Finding a Finding Aid: World War I

This week’s post is from Richard Green, an Archives Technician with the Motion Picture, Video and Recorded Sound Division of NARA’s Research Services.  Richard is enrolled in the History and Library Science (HiLS) dual-degree graduate program at the University of Maryland. 

The assassination of Franz Ferdinand in the summer of 1914 sparked the beginning of World War I.  Although the United States did not enter the war for another three years, the 100th anniversary of the Great War is rapidly approaching.  In response to this upcoming anniversary, members of the Motion Picture Department at NARA are preparing for an increased demand in WWI films.

One record group that will undoubtedly be of interest for WWI researchers is the Historical Film Series produced by the United States Army Office of the Chief Signal Officer (RG 111 H).  The Historical Film Series includes about 500 films with original footage from WWI.  In addition to the films themselves, NARA holdings also include the production files, army records, and an index card finding aid.

Unfortunately, the index card finding aid had never been readily accessible to researchers.  The cards sat in 77 unlabeled and broken down cardboard boxes for many years.  In fact, the content of these cards was somewhat of a mystery, and their archival value was relatively unknown.  I took on the task of sorting through the 130,000 cards in an attempt to make them a usable research tool once again.

As I opened Box Number 1, I was pleased to discover a detailed organization system.  The cards were sorted by subject and ranged from Aero to YMCA.  Many subjects, such as buildings, were then broken into sub-headings such as: barracks, billets, churches, headquarters, homes, interiors, camps, etc.  Each card contained a detailed description of what was going on in that particular scene, when the footage was shot, where the scene took place, and even the name of the cameraman who originally shot the film.

111H--Picture of Box

As I continued to probe through the material, I found the cards were cross-referenced in various ways.  The same index cards from the subject headings were also filed chronologically and sorted by individual day.  The dates began in May of 1917,  shortly after the United States entered the war, and continued until July 14, 1919, shortly after the Treaty of Versailles was signed.  Cards were also cross-referenced by geographic location, by officer’s name, by enlisted personnel, and even by prominent civilians.

Perhaps the most interesting arrangement of cards, however, was by Army Service Division.  Within these boxes, the ranks of army divisions were meticulously broken down.  The 1st Division, for example, was subsequently organized by 1st Brigade, 16th infantry, 18th infantry, 1st Machine Gun Battalion, 1st Trench Mortar Battery, 1st Engineers, and many more.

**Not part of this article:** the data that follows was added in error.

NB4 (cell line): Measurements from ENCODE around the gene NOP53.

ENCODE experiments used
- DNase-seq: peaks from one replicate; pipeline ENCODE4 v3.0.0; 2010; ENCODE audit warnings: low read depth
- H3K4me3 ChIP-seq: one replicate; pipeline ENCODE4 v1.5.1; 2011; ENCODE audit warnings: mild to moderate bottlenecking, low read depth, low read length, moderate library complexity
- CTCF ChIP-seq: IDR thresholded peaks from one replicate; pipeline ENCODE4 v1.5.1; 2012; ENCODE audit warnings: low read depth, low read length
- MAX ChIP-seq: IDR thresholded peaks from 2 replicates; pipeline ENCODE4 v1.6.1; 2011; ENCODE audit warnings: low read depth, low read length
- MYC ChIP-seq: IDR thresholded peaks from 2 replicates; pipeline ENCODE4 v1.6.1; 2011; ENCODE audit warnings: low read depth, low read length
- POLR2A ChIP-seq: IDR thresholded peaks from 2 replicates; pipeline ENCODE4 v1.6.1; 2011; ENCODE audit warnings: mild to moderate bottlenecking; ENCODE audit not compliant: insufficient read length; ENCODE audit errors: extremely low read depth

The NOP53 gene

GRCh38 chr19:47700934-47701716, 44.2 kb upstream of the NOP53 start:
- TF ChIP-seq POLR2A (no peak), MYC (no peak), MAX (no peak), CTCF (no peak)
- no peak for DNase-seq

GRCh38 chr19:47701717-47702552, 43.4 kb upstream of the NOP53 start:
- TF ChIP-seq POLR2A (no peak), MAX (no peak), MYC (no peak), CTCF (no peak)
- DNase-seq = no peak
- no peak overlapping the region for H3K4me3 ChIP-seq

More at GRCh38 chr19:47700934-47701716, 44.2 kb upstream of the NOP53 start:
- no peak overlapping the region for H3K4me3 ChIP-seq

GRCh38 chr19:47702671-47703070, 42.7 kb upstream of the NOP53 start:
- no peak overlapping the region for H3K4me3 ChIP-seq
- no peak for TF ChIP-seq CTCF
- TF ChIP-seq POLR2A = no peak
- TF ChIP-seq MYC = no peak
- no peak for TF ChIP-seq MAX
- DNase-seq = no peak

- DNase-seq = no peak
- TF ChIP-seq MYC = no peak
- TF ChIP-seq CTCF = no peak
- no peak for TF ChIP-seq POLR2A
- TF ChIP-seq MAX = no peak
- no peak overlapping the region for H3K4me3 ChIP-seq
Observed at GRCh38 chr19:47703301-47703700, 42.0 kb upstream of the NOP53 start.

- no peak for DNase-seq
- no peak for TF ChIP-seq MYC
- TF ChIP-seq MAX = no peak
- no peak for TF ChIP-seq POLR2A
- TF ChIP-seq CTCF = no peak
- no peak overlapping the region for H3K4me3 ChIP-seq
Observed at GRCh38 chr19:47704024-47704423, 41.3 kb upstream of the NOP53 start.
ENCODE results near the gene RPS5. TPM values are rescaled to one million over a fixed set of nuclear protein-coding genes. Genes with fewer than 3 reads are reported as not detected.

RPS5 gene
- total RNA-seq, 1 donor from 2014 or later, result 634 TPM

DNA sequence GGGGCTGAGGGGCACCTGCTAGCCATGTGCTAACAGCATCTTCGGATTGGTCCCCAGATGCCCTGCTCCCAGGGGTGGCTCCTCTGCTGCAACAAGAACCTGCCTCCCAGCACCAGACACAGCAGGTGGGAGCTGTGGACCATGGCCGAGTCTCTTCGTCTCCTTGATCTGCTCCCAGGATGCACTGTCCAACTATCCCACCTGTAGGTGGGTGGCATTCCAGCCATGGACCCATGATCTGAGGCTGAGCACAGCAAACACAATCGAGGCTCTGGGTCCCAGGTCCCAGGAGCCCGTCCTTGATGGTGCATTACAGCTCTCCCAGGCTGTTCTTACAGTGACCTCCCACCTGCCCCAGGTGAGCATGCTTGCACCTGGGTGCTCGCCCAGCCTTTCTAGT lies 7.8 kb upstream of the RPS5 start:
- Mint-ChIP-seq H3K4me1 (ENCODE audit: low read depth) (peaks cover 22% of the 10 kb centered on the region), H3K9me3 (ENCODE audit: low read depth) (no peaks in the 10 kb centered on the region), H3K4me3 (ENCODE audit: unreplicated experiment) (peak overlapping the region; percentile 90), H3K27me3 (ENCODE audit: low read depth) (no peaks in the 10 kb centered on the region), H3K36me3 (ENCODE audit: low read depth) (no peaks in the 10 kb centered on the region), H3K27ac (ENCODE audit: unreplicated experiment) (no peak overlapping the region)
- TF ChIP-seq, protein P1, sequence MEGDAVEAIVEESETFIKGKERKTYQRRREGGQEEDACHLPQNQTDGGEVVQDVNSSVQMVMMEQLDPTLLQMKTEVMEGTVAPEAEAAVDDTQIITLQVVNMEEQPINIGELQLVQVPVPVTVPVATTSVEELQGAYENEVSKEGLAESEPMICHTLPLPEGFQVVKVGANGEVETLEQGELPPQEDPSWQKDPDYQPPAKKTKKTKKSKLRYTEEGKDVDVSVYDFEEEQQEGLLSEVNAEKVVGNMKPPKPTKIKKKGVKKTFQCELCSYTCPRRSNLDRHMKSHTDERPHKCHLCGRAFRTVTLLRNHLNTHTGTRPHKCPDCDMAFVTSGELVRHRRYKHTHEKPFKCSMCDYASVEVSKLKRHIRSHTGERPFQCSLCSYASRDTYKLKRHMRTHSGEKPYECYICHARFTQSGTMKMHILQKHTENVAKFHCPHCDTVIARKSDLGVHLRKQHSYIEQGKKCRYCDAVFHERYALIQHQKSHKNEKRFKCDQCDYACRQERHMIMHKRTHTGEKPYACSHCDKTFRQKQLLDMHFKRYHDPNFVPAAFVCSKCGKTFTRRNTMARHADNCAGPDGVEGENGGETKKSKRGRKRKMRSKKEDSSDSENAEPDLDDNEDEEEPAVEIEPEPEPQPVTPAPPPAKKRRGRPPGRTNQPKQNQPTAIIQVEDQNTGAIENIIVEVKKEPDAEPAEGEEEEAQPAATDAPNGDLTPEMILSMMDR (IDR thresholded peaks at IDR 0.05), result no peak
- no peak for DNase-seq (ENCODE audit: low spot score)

As I went through each box, I typed the headings and subheadings for each index card.  I then proceeded to re-house the index cards in more ‘archivally sound’ containers, and finally gave each box an appropriate label.

Although the index cards are impressive on their own, they are essentially useless without a way to find the film they are describing.  Further analysis of the textual records revealed that two crosswalks (a chart that converts one set of numbers into a new set of numbers) were needed to get from the index card to the film.

For example, let’s say that you are looking for a WWI film depicting the use of chemical weapons in France.  You would begin by reviewing the list of headings and submitting a pull slip for the desired box.  Box 29, for instance, includes cards under the heading chemical warfare.  Within this boxes is the following index card:

111 Subject Index Card FINALThe scene number at the top right of the index card correlates to an A.E.F. number.  The scene number represents the raw footage from the field, while the A.E.F. number is how the raw footage was compiled by the Army.  The following crosswalk converts the scene number to A.E.F number:

Next, a similar crosswalk converts the A.E.F. number to the Historical Series number.  The Historical Series number represents the fully edited film that is now available at NARA.

The film below is 111-H-1261, Occupation of the Ansauville Sector (Lorraine), Jan. 15-April 3, 1918, First Division, 1936.  The scene described on the index card can be viewed towards the end of Reel 2 (at 23:57 in the video).

To summarize, the scene number at the top of the index card correlates to the A.E.F. number, which correlates to a Historical Series number.  While this may seem like a complicated process, it is not as complex as it sounds.  A finding aid the Motion Picture Research Room includes all of the index card headings and the two crosswalks necessary to get to the film.

For the researcher who wants to find their great grandfather in the 102nd Machine Gun Battalion, a film from Bouis De Berlier, France, or perhaps footage of gas masks, the 111 H index cards now offer a “new” approach to WWI research.

2 thoughts on “Finding a Finding Aid: World War I

  1. Fascinating blog! You explained a complex topic in a meaningful way. Not to mention the incredible amount of time and labor you put into this project. Well done Richard!

  2. Great stuff, Richard, and nicely illustrated as well. I’ll definitely watch the film in its entirety over the weekend. Having any of these reels available to view digitally is great. Note the dog on top of the wagon at 1:08-1:12. Gotta love mascot shots!

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